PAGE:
Jun 032014
 

6763959_10420a4b6a_mThe biggest news for May of 2014 is really that Medicare lifted the blanket ban on covering genital surgeries for trans people. The National Center for Transgender Equality has a good summary (PDF) of what the decision actually means. If you’re trans and interested in surgery and are a Medicare recipient, I recommend calling the physician who’s prescribing your hormones and consulting with them about next steps. The news was covered in multiple outlets including the NY Times and CNN.

The other piece of news I spotted that is not getting as much traction as I’d like is this: Urine is NOT sterile! For a long time it’s been believed that urine produced by healthy people is sterile – at least until it passes through the urethra. Turns out not to be the case. Something to keep in mind if you have contact with urine. Source

Interested in the other news? Read on!

  • Work continues on the possibility of three-parent babies. While much of the research and reporting talks about preventing mitochondrial diseases, I still think it opens a wonderful door for three-parent poly households. The latest news is fairly political, but supportive.
  • Another study out of Europe indicates that transgender hormone therapy is safe. This was a 1-year study of both men and women, just over 100 people total No deaths or serious adverse reactions were reported. Highly recommend you skim the abstract for yourself! For US readers, please do note though that the hormones used in the study were different formulations than those used in the US. Source.
  • A published case study reminds us that not all “odd” physical things during medical transition are related to transition. This was a case of a trans man who had undiagnosed acromegaly from a benign brain tumor. Eek! He was correctly diagnosed and treated, thankfully. Source.
  • A Swedish review of transgender-related records found a transition regret rate of 2.2%. Other prevalence data, including the usual male:female ratios, are included. Source.
  • A study of gay men found that they have worse outcomes from prostate cancer treatments than straight men. Source.
Jun 212013
 

Image © Kristy Peet. Used under creative commons license: CC BY 2.0A third case report of a meningioma in a trans woman has just been published.

A meningioma is a tumor of the meninges, the tissues between the skull and the brain. Most meningiomas come from the arachnoid mater, through which the cerebrospinal fluid sluggishly flows. Meningiomas are mostly (90%) benign, meaning they are not cancerous and will not spread throughout the body. Current treatment is surgery to remove the tumor, with radiation available if surgery is not possible.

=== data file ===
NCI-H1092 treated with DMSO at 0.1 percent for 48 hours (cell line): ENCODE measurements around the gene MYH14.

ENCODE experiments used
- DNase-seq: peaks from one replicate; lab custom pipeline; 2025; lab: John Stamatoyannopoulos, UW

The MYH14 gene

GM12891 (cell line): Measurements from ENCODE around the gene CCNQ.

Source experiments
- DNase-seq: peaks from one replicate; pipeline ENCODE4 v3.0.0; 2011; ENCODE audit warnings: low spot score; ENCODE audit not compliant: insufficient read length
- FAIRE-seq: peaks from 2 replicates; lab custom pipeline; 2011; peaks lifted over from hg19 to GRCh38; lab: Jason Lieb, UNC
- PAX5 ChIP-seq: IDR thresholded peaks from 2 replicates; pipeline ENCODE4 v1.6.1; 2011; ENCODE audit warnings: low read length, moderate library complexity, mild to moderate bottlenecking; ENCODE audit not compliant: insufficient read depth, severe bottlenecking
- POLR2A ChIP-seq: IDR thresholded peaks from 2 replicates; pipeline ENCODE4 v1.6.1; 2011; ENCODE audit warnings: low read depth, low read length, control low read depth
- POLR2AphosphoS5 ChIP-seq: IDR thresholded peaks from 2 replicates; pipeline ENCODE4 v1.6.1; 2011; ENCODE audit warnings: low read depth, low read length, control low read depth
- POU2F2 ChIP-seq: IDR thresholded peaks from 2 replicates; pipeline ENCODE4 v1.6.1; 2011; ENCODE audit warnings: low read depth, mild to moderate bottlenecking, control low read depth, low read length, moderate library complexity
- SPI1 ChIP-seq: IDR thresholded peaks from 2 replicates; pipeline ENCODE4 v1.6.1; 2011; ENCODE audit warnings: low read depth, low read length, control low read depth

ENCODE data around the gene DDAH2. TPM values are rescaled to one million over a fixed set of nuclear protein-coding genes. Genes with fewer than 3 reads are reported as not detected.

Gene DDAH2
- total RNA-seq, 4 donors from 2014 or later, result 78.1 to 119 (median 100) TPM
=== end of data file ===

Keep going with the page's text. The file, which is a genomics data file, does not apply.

There is some thought that sex hormones are a factor in the growth of meningiomas. Women are more likely to develop a meningioma than men. Like some breast tumors, meningiomas have also been found to be sensitive to estrogen and/or progesterone. Sensitivity refers to the tumor cells having receptors for certain hormones, and responding to those hormones. In the case of some estrogen-sensitive breast cancers, the estrogen increases the growth of the tumor.

This case was in Australia. The patient had been on estrogen and an anti androgen (cyproterone acetate), and had had genital surgery years before. Her tumor was benign, though sensitive to progesterone and estrogen, and was surgically removed. Unusually, her tumor came back and was removed again. She underwent radiation treatment. She is reported to have chosen to stop hormones and has made a full recovery.

Whether hormone therapy influences the growth of meningiomas is unknown. So far, the data are mixed and there is no consensus in the medical community. The other two case reports continued hormone therapy with no recurrence of the tumor. To stay on the safe side, however, the authors recommend that hormone therapy be discontinued upon diagnosis of a meningioma. They also suggest that a history of meningioma may be a contraindication for starting hormone therapy.

All individuals, trans or cis, should seek medical advice if they have any neurological symptoms. This includes symptoms associated with meningiomas such as headaches, seizures, blurred vision, double vision, weakness in arms or legs, numbness, or speech problems.

This case report was published in International Journal of Transgenderism. The abstract is publicly available.